NASA
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JUN 21, 2024 | Hubble News

Hubble Captures Infant Stars Transforming a Nebula

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JUN 20, 2024 | Webb News

First of Its Kind Detection Made in Striking New Webb Image

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JUN 14, 2024 | Hubble News

NASA’s Hubble Restarts Science in New Pointing Mode

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JUN 12, 2024 | Roman News

NASA’s Roman Mission Gets Cosmic ‘Sneak Peek’ From Supercomputers

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MAY 23, 2024 | TESS News

NASA’s TESS Finds Intriguing World Sized Between Earth, Venus





The Astrophysics Projects Division is made up of the following program offices that are exploring fundamental questions regarding the physical forces and laws of the universe






group photo with award

Congratulations to our code 440 Space Science and Mission Operations Project and the OSIRIS-REx Team on the award of the National Aeronautics Association Collier Trophy!

This prestigious Robert J. Collier Trophy is awarded annually “for the greatest achievement in aeronautics or astronautics in America, with respect to improving the performance, efficiency, and safety of air or space vehicles, the value of which has been thoroughly demonstrated by actual use during the preceding year.” Under the leadership of Rich Burns and Michael Moreau, the team successfully returned over a cup of material from the asteroid Bennu that will give clues to whether asteroids colliding with Earth billions of years ago brought water and other key ingredients for life here on earth. Previous honorees include the Wright Brothers and astronauts of Apollo 11 as well as our own division member, the James Webb Space Telescope team (honored just last year). Once again, congratulations to all involved for this esteemed recognition of their dedicated work.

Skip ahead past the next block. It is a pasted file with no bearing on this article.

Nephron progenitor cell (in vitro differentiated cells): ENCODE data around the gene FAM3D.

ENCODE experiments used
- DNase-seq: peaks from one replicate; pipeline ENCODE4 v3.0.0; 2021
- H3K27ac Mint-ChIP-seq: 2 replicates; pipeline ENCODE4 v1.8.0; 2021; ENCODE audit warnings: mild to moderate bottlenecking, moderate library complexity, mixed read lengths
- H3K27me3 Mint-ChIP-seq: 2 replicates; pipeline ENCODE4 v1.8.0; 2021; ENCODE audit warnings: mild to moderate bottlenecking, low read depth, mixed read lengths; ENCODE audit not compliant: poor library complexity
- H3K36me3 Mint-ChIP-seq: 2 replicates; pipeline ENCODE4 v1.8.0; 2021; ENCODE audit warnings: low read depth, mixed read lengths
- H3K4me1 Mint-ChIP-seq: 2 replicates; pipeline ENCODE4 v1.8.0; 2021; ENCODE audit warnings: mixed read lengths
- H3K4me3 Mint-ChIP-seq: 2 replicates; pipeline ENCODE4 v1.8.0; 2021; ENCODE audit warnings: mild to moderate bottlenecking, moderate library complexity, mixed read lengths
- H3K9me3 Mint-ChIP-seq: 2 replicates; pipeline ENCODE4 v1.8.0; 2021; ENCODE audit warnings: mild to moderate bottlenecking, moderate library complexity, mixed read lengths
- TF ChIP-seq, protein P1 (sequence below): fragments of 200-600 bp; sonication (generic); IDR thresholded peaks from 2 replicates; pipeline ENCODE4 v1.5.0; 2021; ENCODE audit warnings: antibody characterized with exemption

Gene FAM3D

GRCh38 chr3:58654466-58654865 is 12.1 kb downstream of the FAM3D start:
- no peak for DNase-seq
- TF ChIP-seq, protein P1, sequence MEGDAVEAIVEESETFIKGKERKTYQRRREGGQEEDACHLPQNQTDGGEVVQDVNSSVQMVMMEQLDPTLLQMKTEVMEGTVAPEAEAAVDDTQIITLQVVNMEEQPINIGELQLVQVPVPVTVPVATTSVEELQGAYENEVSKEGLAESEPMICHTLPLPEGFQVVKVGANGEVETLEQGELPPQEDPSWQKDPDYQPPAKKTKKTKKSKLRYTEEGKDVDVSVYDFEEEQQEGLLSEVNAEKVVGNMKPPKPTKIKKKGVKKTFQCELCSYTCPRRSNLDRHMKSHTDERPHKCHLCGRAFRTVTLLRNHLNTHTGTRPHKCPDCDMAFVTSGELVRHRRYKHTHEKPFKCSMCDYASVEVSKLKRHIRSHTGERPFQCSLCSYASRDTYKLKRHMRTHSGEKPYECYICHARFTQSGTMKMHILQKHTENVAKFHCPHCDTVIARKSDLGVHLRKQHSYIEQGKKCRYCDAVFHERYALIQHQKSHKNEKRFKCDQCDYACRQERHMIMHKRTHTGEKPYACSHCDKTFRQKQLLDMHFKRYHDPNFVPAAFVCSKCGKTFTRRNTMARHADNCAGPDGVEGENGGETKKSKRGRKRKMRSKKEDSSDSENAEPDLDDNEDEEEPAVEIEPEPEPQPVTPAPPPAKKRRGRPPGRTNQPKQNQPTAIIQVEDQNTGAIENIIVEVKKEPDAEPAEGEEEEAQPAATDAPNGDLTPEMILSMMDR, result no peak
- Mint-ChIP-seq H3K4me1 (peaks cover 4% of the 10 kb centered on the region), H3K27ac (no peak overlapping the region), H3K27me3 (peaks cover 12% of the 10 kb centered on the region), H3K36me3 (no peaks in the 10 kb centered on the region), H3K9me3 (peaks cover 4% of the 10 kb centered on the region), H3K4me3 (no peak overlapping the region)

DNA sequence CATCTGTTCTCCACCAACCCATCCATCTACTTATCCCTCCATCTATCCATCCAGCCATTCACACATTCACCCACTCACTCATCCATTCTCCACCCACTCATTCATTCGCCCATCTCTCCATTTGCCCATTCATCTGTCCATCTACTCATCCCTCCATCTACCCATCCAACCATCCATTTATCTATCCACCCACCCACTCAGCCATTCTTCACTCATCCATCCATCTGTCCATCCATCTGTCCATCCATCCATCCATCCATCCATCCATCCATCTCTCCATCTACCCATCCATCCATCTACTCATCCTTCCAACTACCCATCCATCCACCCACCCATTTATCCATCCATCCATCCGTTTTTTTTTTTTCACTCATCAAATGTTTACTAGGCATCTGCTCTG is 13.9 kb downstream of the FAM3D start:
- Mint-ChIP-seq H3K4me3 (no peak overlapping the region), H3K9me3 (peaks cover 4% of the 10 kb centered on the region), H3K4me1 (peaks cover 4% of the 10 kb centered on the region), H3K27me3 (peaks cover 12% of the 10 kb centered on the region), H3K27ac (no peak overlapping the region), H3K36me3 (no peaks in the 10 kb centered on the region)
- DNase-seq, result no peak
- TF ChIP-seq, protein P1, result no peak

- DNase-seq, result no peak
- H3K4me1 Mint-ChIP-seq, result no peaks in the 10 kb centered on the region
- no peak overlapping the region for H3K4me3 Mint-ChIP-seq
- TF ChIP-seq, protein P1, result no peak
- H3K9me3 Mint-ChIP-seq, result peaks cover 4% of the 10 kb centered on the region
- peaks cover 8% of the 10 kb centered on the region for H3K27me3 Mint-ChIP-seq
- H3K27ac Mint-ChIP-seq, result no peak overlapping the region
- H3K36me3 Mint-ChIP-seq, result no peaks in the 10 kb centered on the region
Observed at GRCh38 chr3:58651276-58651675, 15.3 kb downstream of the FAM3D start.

Chandra Image link to PCOS website

Physics of the Cosmos (PhysCOS)

Mysteries abound when we look at physics on a cosmic scale. How does gravity work near black holes? What can we learn from the leftover glow of the Big Bang? What strange “dark energy” is speeding up the expanding universe? The Physics of the Cosmos program works to reveal the hidden mechanisms of the universe.

Spitzer image linking to Cosmic Origins website

Cosmic Origins (COR)

All of the galaxies, stars, and planets —everything we know— evolved from a hot soup of particles following the Big Bang. From the rise of the first stars to the role played by elusive dark matter, the Cosmic Origins program strives to discover how we arrived at the complex universe of today.

Satellite image link to Webb website

James Webb Space Telescope

Webb is a premier observatory, serving thousands of astronomers worldwide. It will study every phase in the history of our Universe, ranging from the first luminous glows after the Big Bang, to the formation of solar systems capable of supporting life on planets like Earth, to the evolution of our own Solar System.

Satellite image link to Hubble website

Hubble Space Telescope

Hubble, the observatory, is the first major optical telescope to be placed in space, the ultimate mountaintop. Above the distortion of the atmosphere, far far above rain clouds and light pollution, Hubble has an unobstructed view of the universe. Scientists have used Hubble to observe the most distant stars and galaxies as well as the planets in our solar system.

Galaxy image link to SSMO website

Space Science Mission Operations (SSMO)

The Space Science Mission Operations project (SSMO) manages Phase E / mission operations of space science satellite missions assigned to it. SSMO is also involved in mission operations concept development, ground system development, integration and testing, and operations readiness preparations.










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